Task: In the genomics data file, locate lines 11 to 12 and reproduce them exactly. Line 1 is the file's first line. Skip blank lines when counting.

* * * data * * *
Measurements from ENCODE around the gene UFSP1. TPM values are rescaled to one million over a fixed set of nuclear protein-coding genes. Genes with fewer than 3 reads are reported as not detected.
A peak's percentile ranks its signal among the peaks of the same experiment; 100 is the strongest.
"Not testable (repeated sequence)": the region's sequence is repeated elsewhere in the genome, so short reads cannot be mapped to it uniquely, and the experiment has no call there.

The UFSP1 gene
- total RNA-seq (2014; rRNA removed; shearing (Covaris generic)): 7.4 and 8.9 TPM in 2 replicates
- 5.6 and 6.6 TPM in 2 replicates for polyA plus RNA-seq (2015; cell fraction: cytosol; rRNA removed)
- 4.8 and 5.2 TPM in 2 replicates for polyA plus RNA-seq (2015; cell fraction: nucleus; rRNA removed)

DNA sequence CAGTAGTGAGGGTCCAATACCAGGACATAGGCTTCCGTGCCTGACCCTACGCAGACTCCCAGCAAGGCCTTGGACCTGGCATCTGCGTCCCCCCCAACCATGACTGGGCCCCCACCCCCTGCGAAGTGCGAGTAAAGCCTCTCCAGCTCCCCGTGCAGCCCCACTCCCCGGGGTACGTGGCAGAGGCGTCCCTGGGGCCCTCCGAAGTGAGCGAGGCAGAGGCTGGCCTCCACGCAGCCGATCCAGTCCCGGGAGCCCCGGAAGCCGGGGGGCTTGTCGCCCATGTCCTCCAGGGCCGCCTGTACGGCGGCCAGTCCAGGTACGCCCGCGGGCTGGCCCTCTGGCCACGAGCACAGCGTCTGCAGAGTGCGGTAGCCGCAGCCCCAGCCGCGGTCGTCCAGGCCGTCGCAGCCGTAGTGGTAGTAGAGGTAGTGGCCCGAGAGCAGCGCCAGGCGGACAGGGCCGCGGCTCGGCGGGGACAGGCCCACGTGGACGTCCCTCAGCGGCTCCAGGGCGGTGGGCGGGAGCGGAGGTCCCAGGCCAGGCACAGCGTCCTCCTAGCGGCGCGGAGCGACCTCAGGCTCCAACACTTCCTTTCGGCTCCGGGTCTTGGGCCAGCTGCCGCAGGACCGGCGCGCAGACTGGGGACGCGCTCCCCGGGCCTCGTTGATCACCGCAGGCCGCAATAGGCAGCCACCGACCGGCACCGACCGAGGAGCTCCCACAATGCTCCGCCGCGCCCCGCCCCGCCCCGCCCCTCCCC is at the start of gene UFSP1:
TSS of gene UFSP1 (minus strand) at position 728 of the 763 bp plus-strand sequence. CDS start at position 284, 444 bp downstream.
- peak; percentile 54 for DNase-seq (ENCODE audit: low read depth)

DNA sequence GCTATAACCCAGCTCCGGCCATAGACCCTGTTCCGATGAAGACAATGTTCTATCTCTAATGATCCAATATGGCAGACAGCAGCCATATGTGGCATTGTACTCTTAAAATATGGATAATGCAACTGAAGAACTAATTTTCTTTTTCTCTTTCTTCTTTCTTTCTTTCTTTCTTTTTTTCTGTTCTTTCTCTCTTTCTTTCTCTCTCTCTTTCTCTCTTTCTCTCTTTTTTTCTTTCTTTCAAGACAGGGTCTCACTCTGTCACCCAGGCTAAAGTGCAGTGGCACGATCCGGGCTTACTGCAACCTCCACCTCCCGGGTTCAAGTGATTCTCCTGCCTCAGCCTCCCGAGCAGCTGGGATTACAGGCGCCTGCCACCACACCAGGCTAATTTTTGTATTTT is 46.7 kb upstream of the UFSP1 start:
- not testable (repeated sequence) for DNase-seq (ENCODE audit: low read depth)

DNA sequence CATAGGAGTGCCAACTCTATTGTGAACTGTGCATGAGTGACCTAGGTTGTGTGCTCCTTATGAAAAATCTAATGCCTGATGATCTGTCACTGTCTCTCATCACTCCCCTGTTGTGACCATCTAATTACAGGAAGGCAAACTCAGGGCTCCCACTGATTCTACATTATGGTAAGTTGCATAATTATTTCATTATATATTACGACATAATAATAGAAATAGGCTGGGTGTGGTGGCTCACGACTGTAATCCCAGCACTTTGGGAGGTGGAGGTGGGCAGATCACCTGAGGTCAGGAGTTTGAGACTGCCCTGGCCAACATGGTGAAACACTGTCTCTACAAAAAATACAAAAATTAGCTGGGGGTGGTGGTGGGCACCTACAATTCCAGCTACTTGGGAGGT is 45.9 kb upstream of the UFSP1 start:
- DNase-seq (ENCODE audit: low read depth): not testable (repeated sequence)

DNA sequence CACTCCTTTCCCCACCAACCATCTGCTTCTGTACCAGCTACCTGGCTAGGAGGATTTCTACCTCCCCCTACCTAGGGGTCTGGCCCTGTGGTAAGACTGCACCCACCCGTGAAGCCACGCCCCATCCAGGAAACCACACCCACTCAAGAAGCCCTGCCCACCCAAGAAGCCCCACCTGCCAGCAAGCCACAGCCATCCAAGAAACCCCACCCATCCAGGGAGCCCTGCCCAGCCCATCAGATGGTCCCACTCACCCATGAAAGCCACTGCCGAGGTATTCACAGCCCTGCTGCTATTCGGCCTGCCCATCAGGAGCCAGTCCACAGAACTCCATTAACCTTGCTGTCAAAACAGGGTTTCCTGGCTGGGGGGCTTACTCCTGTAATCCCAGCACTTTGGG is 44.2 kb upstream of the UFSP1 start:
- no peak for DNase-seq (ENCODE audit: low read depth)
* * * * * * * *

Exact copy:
DNA sequence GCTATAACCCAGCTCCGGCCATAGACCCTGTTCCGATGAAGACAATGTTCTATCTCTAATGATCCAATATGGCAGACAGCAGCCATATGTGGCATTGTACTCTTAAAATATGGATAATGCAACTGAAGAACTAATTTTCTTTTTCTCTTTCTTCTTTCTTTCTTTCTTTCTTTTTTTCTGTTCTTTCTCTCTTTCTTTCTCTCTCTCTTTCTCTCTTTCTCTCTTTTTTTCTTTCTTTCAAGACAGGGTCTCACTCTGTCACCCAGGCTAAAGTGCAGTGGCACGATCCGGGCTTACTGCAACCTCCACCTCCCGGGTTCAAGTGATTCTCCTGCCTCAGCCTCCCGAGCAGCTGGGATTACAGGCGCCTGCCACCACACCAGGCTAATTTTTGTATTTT is 46.7 kb upstream of the UFSP1 start:
- not testable (repeated sequence) for DNase-seq (ENCODE audit: low read depth)